Thursday, October 6, 2011

What? Fiction Requires Research?

When I was a child and a teen, I did all my writing at white heat. (I can almost never do this anymore; however, I still create plots on the fly.) I didn't stop to labor over much of anything, such as revision. Or research. I didn't know research was needed. Oh, when I set one of my teenage-era novels in Chicago, it niggled at me that maybe I needed to know something about Chicago. But I figured, Nah. It's a big city. I can make it up. Because with fiction, the belief goes, "you can make it all up." I hear this from students fairly often. Research and facts are important for nonfiction, but fiction sets you free in that you can write whatever you want and nobody can say it's wrong.

Well, no.

Fiction requires research. Big time. Historical fiction may spring to mind as the most obvious example. Here, research is required not only to portray the historical period and events accurately, but to help you with character motivations (what events shaped these people?), the zeitgeist of the time (were people optimistic? pessimistic? religious? freethinkers? altruistic? looking out for #1?), and finding exciting plot events. If you begin your research by reading two or three good general histories of the period, that may be where you find your real story. And fascinating  primary sources such as diaries, newspapers, and letters can give you the voices, everyday details, and priceless anecdotes that breathe life and veracity into your story.

But historical fiction is far from the only genre that requires research. Really, all genres do. From police procedurals to legal thrillers to multicultural books to books set in foreign countries, to stories featuring figure skating, lacrosse, coin collecting, wilderness survival -- any specific pursuit or setting, they all require research if you're to make your story honest, plausible, and worthwhile to those readers who know more about these topics than you do. Writing, even fiction writing, is actually a wonderful way for the writer to remain a lifelong learner.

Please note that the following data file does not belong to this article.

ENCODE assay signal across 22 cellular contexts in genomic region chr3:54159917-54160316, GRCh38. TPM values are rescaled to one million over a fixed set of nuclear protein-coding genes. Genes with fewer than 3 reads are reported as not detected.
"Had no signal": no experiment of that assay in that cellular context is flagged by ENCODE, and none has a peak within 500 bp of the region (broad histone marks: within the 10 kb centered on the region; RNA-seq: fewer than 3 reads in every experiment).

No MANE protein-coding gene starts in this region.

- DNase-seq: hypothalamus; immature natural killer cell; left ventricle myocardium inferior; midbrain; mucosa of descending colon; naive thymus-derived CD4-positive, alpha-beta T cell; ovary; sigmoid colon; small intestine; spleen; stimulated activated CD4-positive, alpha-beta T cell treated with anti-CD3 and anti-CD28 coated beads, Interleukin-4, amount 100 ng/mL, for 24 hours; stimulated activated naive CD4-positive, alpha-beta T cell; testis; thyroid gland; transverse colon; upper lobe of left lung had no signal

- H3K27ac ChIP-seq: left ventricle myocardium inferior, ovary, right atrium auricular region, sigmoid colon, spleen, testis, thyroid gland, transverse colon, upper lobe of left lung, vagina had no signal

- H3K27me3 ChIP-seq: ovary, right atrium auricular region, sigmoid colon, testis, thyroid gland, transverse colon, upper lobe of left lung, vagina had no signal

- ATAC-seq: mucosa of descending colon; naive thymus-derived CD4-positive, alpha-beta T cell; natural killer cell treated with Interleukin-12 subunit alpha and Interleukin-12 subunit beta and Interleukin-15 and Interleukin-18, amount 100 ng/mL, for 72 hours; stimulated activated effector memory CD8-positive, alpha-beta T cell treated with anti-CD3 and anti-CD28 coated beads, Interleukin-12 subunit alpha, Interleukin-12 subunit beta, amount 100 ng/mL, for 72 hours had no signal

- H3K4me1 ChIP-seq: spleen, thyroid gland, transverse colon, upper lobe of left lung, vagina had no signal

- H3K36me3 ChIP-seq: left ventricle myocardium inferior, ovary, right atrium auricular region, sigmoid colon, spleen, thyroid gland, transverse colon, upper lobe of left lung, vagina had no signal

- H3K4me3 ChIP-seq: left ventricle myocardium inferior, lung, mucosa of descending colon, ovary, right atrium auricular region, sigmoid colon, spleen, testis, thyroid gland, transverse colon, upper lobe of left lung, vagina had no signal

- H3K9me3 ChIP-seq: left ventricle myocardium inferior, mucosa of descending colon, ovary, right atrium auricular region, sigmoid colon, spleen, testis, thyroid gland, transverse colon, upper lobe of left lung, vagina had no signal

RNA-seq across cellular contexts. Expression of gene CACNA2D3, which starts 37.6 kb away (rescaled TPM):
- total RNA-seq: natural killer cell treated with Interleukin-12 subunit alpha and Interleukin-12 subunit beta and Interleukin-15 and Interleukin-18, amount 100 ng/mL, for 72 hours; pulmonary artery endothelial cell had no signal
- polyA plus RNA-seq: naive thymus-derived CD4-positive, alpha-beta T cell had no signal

So...does loving research (call it loving LEARNING) give one a serious leg up in becoming a good writer? Yes, I believe it does.

What about high fantasy? Suppose your story is set in a world wildly different from Earth, and your characters aren't of any recognizable earthly species? Can you make "everything" up in that case? I have two thoughts. One is that even if your characters aren't human, your readers must be able to relate to them. Fiction is an emotional/soulish/spiritual experience, and your protagonist's emotional progression must be comprehensible to your audience. Which means, if your characters are experiencing conflict and loss of certain types, and you need help in understanding the stages people go through in these situations, yes, you need research. Research into humans will help you with your not-human-but-relatable characters. My second thought is yes, you can make up your entire fictional world -- BUT, if you want readers to understand and feel grounded in your story, you have to create a world that has its own facts, organization, society, and ways of life. A world that makes sense and is consistent on its own terms. You may be the creator of the facts in this world. But facts there will be, and you'll need your own record of them so YOU can look them up when necessary!

I'm glad that if I ever need to research contemporary fifth grade, there's an elementary school right down the block. :)

Do you like research? What's the biggest or most unusual thing you've ever researched? The smallest?


Laura Pauling said...

I do love research! It usually inspires plot too. So many benefits.

Ann Herrick said...

I read a whole book about minor league baseball just so that a couple of small references to it, which were a very minor part of the story, would be accurate in one of my books.

Angela Ackerman said...

I like to research, but I don't let it take over. I have an idea, research to see if it will work logically, and then move on. :)